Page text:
No respite for broke Zimbos…as govt approves steep fee hikes for public schools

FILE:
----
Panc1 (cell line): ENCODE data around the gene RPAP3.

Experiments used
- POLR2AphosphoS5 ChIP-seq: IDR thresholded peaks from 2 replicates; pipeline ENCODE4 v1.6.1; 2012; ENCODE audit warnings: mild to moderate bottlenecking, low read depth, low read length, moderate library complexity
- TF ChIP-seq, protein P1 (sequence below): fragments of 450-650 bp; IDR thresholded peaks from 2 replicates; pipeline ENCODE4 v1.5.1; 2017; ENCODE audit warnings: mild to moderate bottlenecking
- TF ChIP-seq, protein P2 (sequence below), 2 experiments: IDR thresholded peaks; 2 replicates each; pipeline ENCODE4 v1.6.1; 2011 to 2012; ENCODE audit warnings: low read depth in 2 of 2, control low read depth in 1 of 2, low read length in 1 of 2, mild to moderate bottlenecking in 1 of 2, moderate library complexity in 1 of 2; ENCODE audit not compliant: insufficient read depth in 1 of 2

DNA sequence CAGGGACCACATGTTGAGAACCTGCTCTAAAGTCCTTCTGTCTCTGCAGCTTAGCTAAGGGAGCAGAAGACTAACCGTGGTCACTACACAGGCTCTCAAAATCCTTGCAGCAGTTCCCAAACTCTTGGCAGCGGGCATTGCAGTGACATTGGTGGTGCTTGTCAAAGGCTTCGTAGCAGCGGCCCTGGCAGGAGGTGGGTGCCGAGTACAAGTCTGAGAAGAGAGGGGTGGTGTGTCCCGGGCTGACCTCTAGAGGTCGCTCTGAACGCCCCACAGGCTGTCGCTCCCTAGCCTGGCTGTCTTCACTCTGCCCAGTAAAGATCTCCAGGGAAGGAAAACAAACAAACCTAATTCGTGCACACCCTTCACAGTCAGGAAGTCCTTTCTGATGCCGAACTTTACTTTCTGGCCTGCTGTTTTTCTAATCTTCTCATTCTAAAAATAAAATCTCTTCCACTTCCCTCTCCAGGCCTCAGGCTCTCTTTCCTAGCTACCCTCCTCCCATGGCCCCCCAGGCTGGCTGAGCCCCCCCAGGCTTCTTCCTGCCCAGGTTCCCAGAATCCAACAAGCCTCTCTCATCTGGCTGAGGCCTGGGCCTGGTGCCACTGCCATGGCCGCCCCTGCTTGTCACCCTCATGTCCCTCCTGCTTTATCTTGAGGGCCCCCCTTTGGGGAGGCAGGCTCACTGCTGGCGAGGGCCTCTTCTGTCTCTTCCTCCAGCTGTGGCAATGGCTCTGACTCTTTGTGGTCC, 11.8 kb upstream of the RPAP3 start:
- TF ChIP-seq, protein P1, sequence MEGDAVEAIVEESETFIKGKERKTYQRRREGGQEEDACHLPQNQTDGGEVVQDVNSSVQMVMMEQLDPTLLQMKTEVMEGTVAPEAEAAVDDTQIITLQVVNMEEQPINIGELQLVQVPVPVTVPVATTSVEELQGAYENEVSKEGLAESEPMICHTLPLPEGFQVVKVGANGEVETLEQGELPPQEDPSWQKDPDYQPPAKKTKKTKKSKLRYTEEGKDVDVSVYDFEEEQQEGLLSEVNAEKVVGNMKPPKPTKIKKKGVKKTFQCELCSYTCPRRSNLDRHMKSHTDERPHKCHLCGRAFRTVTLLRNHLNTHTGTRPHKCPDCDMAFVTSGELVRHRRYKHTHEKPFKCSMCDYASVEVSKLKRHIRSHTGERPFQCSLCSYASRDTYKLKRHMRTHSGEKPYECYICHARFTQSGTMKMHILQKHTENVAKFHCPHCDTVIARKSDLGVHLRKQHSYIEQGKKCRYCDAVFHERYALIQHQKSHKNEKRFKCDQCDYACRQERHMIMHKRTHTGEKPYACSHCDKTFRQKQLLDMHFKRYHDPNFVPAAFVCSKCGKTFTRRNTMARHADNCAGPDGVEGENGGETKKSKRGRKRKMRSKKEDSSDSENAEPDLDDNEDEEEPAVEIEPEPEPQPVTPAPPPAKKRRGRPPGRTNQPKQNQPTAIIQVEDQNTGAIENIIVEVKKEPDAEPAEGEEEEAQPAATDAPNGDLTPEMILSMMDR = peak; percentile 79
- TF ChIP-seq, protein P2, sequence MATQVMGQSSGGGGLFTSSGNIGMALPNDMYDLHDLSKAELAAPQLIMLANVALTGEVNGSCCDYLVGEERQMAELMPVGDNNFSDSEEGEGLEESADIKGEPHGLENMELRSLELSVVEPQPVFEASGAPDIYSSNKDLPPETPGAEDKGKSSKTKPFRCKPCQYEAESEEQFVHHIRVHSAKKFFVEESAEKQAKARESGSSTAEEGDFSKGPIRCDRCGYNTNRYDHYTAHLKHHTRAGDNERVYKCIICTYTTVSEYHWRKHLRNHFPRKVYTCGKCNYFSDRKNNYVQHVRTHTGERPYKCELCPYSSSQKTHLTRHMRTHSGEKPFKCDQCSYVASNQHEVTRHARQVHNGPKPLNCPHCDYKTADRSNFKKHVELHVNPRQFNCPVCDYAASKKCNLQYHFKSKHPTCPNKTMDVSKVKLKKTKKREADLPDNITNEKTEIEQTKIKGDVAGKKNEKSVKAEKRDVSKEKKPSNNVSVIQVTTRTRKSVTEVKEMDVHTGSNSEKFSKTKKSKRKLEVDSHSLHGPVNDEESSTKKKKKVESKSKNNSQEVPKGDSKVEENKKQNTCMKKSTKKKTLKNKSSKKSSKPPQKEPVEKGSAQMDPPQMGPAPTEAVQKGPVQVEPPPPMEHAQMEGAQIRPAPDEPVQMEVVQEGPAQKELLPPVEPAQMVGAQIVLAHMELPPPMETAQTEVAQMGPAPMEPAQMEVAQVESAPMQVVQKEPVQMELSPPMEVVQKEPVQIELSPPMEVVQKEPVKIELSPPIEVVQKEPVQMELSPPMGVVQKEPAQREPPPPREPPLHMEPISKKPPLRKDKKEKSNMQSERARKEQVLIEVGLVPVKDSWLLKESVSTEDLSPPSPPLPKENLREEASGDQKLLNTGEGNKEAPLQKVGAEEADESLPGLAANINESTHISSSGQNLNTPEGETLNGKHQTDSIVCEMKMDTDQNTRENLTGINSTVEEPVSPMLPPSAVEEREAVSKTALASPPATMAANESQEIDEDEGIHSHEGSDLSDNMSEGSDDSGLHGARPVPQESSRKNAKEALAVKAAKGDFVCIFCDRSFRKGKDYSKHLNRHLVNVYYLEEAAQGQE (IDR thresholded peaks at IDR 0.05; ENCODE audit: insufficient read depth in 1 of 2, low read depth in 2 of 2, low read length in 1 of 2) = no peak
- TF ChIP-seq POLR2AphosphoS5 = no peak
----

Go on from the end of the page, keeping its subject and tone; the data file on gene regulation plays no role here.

THE nightmare of unaffordably-high school fees has become a reality for stressed parents and their children, after the government yesterday gave public schools the green light to increase levies and boarding fees, the Daily News reports. This comes despite recent pronouncements by authorities that no school would be allowed to hike its fees by more than 20 percent without the government’s approval — statements that have come to be proven as hollow. Addressing journalists in Harare yesterday, the acting Primary and Secondary Education minister, Amon Murwira, said the government had only barred schools from increasing their tuition fees — which constitute a small percentage of the total amount parents and guardians have to part with. “Concerning boarding fees, food fees, those are subject to market forces … Schools have been given guidelines on how to proceed (on this). “There is a circular that stipulates how parents meet, consider their expenses and agree on a fee they think can feed their children. “Government does not own grocery shops. So, if 20 percent of the parents meet … and if they agree on what they can pay, who are we to say no?” Murwira said. Regarding tuition fees, he warned that public schools that defied the directive not to increase fees by more than the stipulated amounts would face disciplinary action. “Provincial education directors, district schools inspectors and heads of public schools should stand guided by the circular which has been dispatched to them,” he said adding that private schools that were charging fees in foreign currency also risked being deregistered. Murwira also revealed that the government had little control on private schools that charged exorbitant fees — saying as long as parents agreed on a figure, this would be in order. “All I said is that it is illegal to charge in foreign currency and the punishment for that is deregistration of the school,” he said. This comes amid reports that some government and mission boarding schools are charging between $10 000 and $12 000 in total fees a term. Many schools have also resorted to selling uniforms, often at exorbitant prices, as part of their fund-raising initiatives — although parents argue that some administrators are allegedly using this to enrich themselves. This comes as the Daily News had recently warned in a lead story that parents and their children were facing a new double whammy of sky-high school fees and a severe national shortage of affordable boarding places for students starting Form 1 this year. The newspaper reported that this had thrown preparations for the start of the 2020 learning calendar into disarray, particularly as this